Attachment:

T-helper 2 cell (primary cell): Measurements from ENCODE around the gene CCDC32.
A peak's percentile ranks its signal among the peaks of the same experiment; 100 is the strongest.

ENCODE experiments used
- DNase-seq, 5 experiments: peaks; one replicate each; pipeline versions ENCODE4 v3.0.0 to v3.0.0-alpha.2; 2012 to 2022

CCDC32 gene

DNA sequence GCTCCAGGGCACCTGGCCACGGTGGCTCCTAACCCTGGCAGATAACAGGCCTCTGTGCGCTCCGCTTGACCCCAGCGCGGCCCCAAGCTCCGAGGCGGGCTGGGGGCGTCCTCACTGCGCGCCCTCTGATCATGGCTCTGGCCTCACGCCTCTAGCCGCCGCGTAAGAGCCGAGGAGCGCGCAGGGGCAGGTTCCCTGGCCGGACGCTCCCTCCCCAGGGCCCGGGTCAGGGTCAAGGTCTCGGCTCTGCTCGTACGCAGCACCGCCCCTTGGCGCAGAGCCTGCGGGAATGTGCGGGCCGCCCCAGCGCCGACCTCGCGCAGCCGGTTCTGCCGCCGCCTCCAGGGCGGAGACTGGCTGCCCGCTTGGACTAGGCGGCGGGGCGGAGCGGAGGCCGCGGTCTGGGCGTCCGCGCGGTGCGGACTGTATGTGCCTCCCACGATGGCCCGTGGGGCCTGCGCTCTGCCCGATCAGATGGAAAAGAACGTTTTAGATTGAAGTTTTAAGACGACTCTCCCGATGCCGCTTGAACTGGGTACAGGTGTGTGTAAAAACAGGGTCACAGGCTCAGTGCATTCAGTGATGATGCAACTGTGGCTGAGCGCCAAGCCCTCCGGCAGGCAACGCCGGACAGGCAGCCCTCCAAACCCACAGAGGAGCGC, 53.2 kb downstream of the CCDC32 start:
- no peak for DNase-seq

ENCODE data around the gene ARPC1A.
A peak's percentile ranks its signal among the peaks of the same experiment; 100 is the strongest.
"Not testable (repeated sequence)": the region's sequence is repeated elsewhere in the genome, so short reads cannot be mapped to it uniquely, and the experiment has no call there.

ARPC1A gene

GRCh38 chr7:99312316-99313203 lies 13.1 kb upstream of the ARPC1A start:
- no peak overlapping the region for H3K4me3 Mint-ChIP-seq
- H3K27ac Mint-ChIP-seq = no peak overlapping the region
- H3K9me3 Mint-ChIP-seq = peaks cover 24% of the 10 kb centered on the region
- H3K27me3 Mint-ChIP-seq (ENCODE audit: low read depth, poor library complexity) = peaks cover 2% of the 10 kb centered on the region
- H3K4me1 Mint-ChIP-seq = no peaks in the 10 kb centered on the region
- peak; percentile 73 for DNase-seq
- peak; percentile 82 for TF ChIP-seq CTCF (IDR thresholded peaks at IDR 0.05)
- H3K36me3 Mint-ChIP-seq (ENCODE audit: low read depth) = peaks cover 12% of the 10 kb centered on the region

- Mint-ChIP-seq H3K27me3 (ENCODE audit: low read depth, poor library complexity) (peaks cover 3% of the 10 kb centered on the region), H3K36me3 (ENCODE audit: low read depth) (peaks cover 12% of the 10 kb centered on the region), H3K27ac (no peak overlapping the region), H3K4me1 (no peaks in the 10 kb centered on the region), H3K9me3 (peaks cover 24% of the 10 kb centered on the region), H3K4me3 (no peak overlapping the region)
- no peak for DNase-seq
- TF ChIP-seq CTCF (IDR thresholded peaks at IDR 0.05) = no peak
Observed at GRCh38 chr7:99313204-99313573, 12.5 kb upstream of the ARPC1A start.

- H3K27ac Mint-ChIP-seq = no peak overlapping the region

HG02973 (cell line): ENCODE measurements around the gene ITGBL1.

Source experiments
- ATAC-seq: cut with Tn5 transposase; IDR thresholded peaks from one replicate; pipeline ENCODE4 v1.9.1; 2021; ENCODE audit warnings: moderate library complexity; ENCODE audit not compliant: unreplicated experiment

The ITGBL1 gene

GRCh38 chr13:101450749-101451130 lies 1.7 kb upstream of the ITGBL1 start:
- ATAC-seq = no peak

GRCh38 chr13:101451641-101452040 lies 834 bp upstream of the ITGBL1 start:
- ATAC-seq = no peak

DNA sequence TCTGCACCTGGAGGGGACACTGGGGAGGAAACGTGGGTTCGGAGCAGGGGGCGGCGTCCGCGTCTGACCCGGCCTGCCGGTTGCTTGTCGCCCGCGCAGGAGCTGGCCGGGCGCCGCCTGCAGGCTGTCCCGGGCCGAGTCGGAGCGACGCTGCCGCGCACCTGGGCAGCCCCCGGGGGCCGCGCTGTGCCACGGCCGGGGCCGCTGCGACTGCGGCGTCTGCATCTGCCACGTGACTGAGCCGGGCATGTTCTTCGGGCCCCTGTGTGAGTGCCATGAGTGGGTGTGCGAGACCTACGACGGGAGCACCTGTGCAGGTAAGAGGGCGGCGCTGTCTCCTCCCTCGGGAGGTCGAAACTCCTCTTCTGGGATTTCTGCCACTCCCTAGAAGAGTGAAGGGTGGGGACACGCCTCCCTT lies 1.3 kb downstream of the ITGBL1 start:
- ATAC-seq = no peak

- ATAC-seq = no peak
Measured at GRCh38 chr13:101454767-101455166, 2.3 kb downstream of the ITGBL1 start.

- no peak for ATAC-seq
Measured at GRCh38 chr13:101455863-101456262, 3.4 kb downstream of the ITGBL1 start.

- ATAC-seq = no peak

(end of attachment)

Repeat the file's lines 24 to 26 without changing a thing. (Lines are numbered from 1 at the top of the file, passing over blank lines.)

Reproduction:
Observed at GRCh38 chr7:99313204-99313573, 12.5 kb upstream of the ARPC1A start.

- H3K27ac Mint-ChIP-seq = no peak overlapping the region

HG02973 (cell line): ENCODE measurements around the gene ITGBL1.